Tension and Truth

By Manuel Luz
Contributor
March 26, 2018

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An artist I know recently mentioned to me how he hated going into Christian bookstores. Without mentioning why, I could understand his unstated acrimony. (It may be for some of the same reasons why I would feel uncomfortable watching a Biblically-based movie where Jesus appears as a European-descent white male with brown hair and blonde highlights.)

Simply put, much of the Christian kitsch which passes for art in these bookstores falls short of reality. Whitwashed and tidied, the baubles and figurines and fridge magnets and lithographs which line these establishments seem to represent a view a bit removed and revisioned from the real world we actually live in. Inspirational posters, “how to” books on spirituality, and pastoral landscapes seem a bit out of touch with a world where young girls are trafficked, where children go to bed hungry, where innocent people are persecuted and executed, where airplanes seemingly disappear from the sky. But beyond the pithy sentimentalities of the bookstore, there really is a truth trying to poke out of these works, which is this: God has won the victory, and our sure and steadfast hope is in Him.

It’s like a children’s book of Bible stories. The story of Jericho is filled with cute soldiers marching, shiny trumpets blaring, stone-faced walls tumbling down. It’s a fun story. But the Biblical account also states that the city was razed, and every man, woman, child and animal was killed. That part doesn’t seem to make it into the children’s books, and one can argue, for good reason.

There is an uncomfortable tension between two realities, separated by a broad and hazy line. The truth of God’s love is mysterious and beautiful and full of grace. And the truth of the world we live in is brutally stark and often ugly and full of uncertainty. How can we, as artists of faith, be honest and authentic to both of these seemingly dichotomous truths?

N. T. Wright, Bishop and New Testament scholar, may have something to offer. In his sermon to the Southern Cathedrals’ Festival Eucharist, he says this:

The whole world is already filled with God’s glory; that is precisely why we feel the present horror and shame of creation the way we do. But the whole world will ultimately be filled with the glory of God as the waters cover the sea, on the day when God makes all things new, and binds up every wound, and wipes away all tears from all eyes. The Christian contribution to the worlds of the arts, not least music, is therefore neither to collapse into sentimentality, to murmur the easy half-truths which comfort for a while but wither in the face of the horror of the world, nor to connive at that brutalism which, under the guise of ‘telling it like it is’, denies the very possibility of hope. The Christian contribution to the arts must lie along the line of listening to the longing and groaning of creation, a longing which is itself multi-dimensional because it is the evidence of the Spirit’s groaning and longing within the world, and expressing and portraying that longing both in its present agony and in its certain hope.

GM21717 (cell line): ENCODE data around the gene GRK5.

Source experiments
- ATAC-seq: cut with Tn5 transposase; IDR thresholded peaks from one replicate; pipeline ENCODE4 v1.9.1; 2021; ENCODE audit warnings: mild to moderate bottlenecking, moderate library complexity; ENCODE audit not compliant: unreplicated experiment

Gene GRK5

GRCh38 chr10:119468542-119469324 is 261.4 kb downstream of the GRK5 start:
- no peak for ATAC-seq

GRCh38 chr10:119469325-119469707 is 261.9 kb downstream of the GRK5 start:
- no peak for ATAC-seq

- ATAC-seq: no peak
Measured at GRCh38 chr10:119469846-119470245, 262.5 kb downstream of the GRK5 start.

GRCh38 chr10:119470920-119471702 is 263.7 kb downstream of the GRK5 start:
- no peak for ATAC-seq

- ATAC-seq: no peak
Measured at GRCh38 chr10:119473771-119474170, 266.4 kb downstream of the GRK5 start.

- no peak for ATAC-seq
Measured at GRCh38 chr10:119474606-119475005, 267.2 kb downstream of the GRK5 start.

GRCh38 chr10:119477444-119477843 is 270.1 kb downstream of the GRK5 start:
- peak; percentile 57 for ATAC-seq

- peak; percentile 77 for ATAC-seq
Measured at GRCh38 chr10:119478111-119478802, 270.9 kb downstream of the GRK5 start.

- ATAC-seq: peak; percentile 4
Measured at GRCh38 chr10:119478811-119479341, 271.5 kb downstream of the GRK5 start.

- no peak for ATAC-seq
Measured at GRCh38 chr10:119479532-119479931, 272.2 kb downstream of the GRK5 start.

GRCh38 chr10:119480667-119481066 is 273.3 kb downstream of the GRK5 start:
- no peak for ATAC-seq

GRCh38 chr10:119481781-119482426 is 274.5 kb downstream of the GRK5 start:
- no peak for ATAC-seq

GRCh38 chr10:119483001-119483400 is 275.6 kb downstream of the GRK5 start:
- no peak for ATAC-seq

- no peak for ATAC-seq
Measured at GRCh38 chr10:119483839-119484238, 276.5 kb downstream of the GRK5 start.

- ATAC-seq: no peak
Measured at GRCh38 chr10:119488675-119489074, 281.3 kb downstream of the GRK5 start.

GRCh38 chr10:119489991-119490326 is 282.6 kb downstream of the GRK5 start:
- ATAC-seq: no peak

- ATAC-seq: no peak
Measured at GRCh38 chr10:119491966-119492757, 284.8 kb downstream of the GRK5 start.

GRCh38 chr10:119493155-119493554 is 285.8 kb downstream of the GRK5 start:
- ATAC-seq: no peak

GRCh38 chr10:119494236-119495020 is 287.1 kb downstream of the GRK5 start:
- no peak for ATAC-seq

This is where we, as artists of faith, must stand firmly and boldly, to declare the present-tense reality of God through our works and through our lives. It is true that this world is broken. It is simultaneously true that this world is filled with God’s glory. It is true that bad things happen—a lot. It is simultaneously true that we are offered a hope that is certain and secure. We artists must admit that we have not always done a good job of telling these simultaneous truths. We can slide into either end of the spectrum, either to “murmur the easy half-truths” or “connive at brutalism.” But darkness gives testimony to the light. And thankfully, the arts allow us a breadth and depth of expression which allows us to declare the tension of these two truths—through our choreography, our canvases, our musical instruments, our pens, our cameras.

To be an Artist of Faith is to be a prophet, a teller of truth. May we live out this reality in what we do, and with who we are. [Note: For more dialogue on this, please see The Artist as Prophet.]










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